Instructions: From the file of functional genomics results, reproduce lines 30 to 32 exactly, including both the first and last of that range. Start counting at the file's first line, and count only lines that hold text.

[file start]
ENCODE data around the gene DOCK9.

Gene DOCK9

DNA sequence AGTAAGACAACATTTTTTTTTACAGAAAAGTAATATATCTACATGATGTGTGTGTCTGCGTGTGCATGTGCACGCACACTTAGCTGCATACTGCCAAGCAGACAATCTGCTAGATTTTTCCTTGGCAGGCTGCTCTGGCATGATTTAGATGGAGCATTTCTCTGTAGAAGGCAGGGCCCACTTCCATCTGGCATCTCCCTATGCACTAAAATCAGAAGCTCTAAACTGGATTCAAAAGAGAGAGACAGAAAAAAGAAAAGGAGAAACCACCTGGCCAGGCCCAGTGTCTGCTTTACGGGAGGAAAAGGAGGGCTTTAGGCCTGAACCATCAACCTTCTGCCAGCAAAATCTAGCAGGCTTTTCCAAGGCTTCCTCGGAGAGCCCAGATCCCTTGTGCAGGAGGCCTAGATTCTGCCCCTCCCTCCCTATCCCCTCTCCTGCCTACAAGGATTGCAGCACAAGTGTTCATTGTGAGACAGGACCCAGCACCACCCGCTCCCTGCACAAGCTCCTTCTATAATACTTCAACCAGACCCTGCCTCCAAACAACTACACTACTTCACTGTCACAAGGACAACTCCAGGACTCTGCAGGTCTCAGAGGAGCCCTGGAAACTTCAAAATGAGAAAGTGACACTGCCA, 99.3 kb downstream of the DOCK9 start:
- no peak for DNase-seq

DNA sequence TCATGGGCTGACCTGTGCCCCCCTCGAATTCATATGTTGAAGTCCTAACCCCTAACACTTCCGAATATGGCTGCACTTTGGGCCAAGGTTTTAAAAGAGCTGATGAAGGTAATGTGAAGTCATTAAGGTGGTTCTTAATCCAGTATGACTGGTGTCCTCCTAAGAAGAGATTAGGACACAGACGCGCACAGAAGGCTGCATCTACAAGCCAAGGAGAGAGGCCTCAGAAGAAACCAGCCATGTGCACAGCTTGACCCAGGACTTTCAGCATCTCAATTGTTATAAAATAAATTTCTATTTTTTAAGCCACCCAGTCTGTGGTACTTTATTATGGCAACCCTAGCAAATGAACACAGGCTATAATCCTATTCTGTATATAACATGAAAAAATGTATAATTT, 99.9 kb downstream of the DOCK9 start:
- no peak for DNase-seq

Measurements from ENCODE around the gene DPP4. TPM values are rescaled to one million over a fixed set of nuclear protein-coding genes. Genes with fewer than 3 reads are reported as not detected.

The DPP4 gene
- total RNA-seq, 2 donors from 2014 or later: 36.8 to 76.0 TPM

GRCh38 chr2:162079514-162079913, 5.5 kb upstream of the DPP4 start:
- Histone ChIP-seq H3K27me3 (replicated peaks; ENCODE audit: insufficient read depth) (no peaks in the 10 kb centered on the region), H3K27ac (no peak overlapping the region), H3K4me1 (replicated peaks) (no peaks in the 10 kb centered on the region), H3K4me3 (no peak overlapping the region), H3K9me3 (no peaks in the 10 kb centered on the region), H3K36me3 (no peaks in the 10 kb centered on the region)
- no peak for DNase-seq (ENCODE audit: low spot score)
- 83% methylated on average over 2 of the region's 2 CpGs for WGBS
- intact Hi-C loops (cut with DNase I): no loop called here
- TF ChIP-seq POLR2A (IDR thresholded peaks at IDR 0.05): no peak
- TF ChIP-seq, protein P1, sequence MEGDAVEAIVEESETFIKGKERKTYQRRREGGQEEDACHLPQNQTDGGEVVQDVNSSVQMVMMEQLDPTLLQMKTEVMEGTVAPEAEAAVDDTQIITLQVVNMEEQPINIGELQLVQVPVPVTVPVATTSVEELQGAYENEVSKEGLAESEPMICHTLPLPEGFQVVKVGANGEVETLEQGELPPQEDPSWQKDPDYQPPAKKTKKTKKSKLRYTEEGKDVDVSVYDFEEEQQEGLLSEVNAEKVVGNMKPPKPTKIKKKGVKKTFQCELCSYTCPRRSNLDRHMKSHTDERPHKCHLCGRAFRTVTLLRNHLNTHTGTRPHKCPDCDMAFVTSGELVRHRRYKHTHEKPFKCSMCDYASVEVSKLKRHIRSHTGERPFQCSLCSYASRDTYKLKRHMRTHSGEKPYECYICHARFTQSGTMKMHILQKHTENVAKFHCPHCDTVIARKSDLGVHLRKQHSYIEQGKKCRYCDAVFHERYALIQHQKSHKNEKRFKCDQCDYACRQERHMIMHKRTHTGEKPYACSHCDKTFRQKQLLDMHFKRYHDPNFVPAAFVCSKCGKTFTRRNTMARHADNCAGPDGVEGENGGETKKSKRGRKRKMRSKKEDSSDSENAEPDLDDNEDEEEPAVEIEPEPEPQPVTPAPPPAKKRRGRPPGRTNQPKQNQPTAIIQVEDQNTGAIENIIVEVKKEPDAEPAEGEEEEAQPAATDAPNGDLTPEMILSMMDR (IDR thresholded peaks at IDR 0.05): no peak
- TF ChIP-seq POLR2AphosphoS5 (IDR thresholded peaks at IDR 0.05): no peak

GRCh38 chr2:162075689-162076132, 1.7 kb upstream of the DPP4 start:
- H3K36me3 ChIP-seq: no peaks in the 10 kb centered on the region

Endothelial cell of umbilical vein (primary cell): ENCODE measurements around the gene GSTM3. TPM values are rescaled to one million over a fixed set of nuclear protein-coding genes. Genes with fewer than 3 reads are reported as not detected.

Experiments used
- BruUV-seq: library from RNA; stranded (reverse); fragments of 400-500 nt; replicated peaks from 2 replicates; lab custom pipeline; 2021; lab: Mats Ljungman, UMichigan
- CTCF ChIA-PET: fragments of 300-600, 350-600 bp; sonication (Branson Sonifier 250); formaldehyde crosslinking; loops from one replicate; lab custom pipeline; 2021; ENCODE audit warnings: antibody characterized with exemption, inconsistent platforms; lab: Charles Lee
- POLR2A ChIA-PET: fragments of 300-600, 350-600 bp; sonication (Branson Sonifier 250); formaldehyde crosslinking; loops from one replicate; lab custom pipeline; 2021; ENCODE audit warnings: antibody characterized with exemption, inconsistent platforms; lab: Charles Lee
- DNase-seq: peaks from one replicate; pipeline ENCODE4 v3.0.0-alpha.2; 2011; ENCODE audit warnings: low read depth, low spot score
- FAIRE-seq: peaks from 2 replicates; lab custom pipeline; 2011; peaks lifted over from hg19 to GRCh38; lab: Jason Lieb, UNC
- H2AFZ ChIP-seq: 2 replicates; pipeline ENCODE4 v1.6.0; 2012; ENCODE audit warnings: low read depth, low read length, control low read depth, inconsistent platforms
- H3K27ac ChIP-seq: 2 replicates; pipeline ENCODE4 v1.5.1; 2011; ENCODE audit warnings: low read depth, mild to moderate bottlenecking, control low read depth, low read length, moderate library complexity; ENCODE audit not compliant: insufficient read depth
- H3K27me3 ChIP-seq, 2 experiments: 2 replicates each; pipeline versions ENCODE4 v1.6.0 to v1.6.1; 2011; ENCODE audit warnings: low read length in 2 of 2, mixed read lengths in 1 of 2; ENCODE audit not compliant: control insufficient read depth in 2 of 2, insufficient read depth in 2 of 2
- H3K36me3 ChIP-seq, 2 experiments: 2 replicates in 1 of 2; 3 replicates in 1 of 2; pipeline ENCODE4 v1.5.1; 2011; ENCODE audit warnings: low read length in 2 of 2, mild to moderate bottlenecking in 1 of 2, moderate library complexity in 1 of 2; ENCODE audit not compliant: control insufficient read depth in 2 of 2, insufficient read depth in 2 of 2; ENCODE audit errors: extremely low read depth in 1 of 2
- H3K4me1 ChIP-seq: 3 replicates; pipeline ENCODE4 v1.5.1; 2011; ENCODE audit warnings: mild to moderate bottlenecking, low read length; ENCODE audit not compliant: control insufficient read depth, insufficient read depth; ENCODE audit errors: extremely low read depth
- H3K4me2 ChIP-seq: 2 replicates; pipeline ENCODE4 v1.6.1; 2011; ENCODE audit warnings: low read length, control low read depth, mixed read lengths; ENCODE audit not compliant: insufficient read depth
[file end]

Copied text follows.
- H3K36me3 ChIP-seq, 2 experiments: 2 replicates in 1 of 2; 3 replicates in 1 of 2; pipeline ENCODE4 v1.5.1; 2011; ENCODE audit warnings: low read length in 2 of 2, mild to moderate bottlenecking in 1 of 2, moderate library complexity in 1 of 2; ENCODE audit not compliant: control insufficient read depth in 2 of 2, insufficient read depth in 2 of 2; ENCODE audit errors: extremely low read depth in 1 of 2
- H3K4me1 ChIP-seq: 3 replicates; pipeline ENCODE4 v1.5.1; 2011; ENCODE audit warnings: mild to moderate bottlenecking, low read length; ENCODE audit not compliant: control insufficient read depth, insufficient read depth; ENCODE audit errors: extremely low read depth
- H3K4me2 ChIP-seq: 2 replicates; pipeline ENCODE4 v1.6.1; 2011; ENCODE audit warnings: low read length, control low read depth, mixed read lengths; ENCODE audit not compliant: insufficient read depth